Folks that move into the WUI don’t automatically come with an understanding of the hazards. Many of them came from urban areas where there was a fire hydrant on every corner, a paid full time fire and EMS department, building codes that were outcomes of urban conflagrations like the Chicago fire, and civic planning and government that stopped the urban fires of the 1900’s. The urban conflagrations of the 1900’s didn’t stop because of individuals voluntarily cleaning up their act. It stopped because of adopted new codes and regulations. Saying people should have known better is too simplistic.

        Today we have a WUI problem that could be considered the counterpart of the old urban conflagration problem. To expect voluntary compliance with Fire Wise to be the answer to the WUI problem is wishful thinking. To expect developers to build fire safe communities if it requires additional costs is also wishful thinking. Follow the money. As long profit is maximized by developing burnable communities, we will continue to have today’s WUI problems. If government won’t do it, perhaps insurance costs can.

        1. Bean…we are really on the same page. People don’t like the government telling them what they have to do. I will give you an example. The Boundary Waters Canoe Area Wilderness had a wind event in 1999 that blew down about a half million acres of trees. The Forest Service began a program of prescribed burns to remove the hazardous fuel buildup. Local residents tried a blockade to stop one of the burns. The Minnesota DNR spend years teaching Fire Wise mitigation practices to the private land owners at the end of the Gunflint Trail. FEMA even gave pumps, hose, sprinklers, and propane to run the pumps to those residence. The only thing they had to do was maintain that equipment and test it along with clearing hazardous fuel on their properties. In 2007, the Ham Lake fire ripped through that area with many homes destroyed. The homes that were lost were ones where the owner had not maintained the equipment.

          To me, that says that people do not want to comply with government regulations and the only leverage is with insurance coverage.

          I have no idea what your background is but 2021 was my last of 46 fire seasons. I worked many more years after retirement as a Safety Officer. As a Safety Officer, I will not put firefighters in front of WUI development if they have zero chance of protecting them. My experience is the only way to get people to make savable homes would be for insurance companies to force compliance with any government regulations and building with non-flammable materials.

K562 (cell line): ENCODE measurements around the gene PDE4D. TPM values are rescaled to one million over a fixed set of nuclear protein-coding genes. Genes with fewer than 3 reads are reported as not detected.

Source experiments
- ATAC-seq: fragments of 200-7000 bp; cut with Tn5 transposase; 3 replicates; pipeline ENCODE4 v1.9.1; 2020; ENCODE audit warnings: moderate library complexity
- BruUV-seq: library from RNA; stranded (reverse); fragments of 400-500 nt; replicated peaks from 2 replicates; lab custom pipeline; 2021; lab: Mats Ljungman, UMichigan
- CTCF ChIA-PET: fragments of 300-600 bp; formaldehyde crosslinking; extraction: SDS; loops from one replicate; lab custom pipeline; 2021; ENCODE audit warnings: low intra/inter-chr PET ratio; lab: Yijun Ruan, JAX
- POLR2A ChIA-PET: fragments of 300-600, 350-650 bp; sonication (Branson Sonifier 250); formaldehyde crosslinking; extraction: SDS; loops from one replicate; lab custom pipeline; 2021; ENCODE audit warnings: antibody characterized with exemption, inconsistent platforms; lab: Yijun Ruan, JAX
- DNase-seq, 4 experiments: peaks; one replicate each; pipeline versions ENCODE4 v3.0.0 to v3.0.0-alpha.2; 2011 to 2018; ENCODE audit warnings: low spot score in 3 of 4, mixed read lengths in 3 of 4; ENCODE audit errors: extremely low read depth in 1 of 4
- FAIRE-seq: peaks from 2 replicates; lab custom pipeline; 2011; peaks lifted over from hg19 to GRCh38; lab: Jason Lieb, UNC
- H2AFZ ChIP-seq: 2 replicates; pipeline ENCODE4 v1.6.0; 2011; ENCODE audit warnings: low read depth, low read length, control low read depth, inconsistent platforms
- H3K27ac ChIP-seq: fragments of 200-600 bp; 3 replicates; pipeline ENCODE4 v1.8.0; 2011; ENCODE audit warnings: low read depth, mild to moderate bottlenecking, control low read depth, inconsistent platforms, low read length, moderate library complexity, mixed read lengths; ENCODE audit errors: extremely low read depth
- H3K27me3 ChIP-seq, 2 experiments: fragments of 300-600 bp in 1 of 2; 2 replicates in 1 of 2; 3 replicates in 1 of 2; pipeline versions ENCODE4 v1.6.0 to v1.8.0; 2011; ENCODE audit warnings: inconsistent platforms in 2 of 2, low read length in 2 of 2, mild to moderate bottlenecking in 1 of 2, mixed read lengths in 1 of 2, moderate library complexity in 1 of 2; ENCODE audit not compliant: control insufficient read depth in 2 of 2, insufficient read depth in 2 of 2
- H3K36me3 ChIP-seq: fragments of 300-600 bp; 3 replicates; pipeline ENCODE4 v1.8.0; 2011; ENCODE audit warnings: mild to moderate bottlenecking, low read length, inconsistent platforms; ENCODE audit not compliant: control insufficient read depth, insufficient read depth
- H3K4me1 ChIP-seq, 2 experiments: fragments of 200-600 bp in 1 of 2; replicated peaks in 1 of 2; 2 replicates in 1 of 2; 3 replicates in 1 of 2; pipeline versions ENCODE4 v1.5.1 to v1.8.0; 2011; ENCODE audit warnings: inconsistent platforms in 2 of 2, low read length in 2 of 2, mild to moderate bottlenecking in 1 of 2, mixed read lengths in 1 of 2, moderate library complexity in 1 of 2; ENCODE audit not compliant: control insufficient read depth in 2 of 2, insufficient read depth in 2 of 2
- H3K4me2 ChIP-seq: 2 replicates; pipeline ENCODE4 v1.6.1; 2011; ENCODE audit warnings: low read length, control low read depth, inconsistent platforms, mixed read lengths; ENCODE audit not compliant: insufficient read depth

2. …and if government would continue to get out of the way of the private sector things would be much better…. Simply not the case.

      Things are nuanced with blame available for everyone on this—but ultimately it’s consumption and greed. In this instance for a piece of the “wilderness” and $ for development and constant growth.

  8. A few mild years and insurance companies will be drawn in to sell high dollar policies and then start competing with price. Actuarial tables don’t work for conflagrations and they only have 2 ways to make money – selling policies and denying claims. They have a short memory when a dollar is on the table. A state sponsored program will likely mess up the market and not provide suitable coverage.

  9. It isn’t just homeowners having difficulty with insurance. There are those of us that provide equipment that are having issues obtaining insurance as the insurance companies are not wanting anything to do with fire, even if your equipment is a handwash trailer sitting in a fire camp!

  10. The lack of or exceedingly high insurance rates are not the focus on the WUI situation, nor has it been for a few decades. As adults that develop properties in wildfire prone areas the potential unintended consequences must be considered, one cannot depend on builders, developer, planning commissions to advise one on the potential threat, their concern is the optimum financial benefit of their product, a threatened home.

    Insurance companies have been modifying risk (raising costs or eliminating those properties threatened) for the last 2 decades, the answer may be exceedingly high cost to insure in the WUI.